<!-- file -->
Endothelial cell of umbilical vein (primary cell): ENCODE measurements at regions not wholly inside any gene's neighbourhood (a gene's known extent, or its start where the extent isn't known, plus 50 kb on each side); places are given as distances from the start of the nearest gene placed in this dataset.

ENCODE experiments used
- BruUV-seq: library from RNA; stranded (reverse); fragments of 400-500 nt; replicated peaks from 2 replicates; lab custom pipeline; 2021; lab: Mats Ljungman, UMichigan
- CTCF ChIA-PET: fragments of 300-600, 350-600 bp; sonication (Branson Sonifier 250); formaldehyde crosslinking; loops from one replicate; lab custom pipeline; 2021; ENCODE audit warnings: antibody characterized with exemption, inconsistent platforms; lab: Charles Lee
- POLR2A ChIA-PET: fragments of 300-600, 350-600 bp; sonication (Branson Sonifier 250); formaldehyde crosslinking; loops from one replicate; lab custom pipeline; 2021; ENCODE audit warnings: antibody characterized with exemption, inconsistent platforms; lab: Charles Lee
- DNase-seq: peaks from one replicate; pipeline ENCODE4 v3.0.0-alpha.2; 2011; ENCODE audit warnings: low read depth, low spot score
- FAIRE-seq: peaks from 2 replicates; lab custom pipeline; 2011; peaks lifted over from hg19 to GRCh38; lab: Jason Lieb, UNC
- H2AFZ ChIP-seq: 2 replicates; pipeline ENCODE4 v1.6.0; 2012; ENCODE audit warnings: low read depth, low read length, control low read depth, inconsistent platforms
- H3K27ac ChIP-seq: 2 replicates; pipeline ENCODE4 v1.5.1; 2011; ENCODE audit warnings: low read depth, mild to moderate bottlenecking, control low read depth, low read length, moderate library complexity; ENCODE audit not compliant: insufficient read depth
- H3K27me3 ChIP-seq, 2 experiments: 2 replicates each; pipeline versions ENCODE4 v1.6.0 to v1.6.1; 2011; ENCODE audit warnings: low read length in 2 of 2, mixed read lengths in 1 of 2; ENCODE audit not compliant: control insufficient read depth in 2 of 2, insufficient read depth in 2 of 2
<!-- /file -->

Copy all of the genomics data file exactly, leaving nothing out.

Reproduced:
Endothelial cell of umbilical vein (primary cell): ENCODE measurements at regions not wholly inside any gene's neighbourhood (a gene's known extent, or its start where the extent isn't known, plus 50 kb on each side); places are given as distances from the start of the nearest gene placed in this dataset.

ENCODE experiments used
- BruUV-seq: library from RNA; stranded (reverse); fragments of 400-500 nt; replicated peaks from 2 replicates; lab custom pipeline; 2021; lab: Mats Ljungman, UMichigan
- CTCF ChIA-PET: fragments of 300-600, 350-600 bp; sonication (Branson Sonifier 250); formaldehyde crosslinking; loops from one replicate; lab custom pipeline; 2021; ENCODE audit warnings: antibody characterized with exemption, inconsistent platforms; lab: Charles Lee
- POLR2A ChIA-PET: fragments of 300-600, 350-600 bp; sonication (Branson Sonifier 250); formaldehyde crosslinking; loops from one replicate; lab custom pipeline; 2021; ENCODE audit warnings: antibody characterized with exemption, inconsistent platforms; lab: Charles Lee
- DNase-seq: peaks from one replicate; pipeline ENCODE4 v3.0.0-alpha.2; 2011; ENCODE audit warnings: low read depth, low spot score
- FAIRE-seq: peaks from 2 replicates; lab custom pipeline; 2011; peaks lifted over from hg19 to GRCh38; lab: Jason Lieb, UNC
- H2AFZ ChIP-seq: 2 replicates; pipeline ENCODE4 v1.6.0; 2012; ENCODE audit warnings: low read depth, low read length, control low read depth, inconsistent platforms
- H3K27ac ChIP-seq: 2 replicates; pipeline ENCODE4 v1.5.1; 2011; ENCODE audit warnings: low read depth, mild to moderate bottlenecking, control low read depth, low read length, moderate library complexity; ENCODE audit not compliant: insufficient read depth
- H3K27me3 ChIP-seq, 2 experiments: 2 replicates each; pipeline versions ENCODE4 v1.6.0 to v1.6.1; 2011; ENCODE audit warnings: low read length in 2 of 2, mixed read lengths in 1 of 2; ENCODE audit not compliant: control insufficient read depth in 2 of 2, insufficient read depth in 2 of 2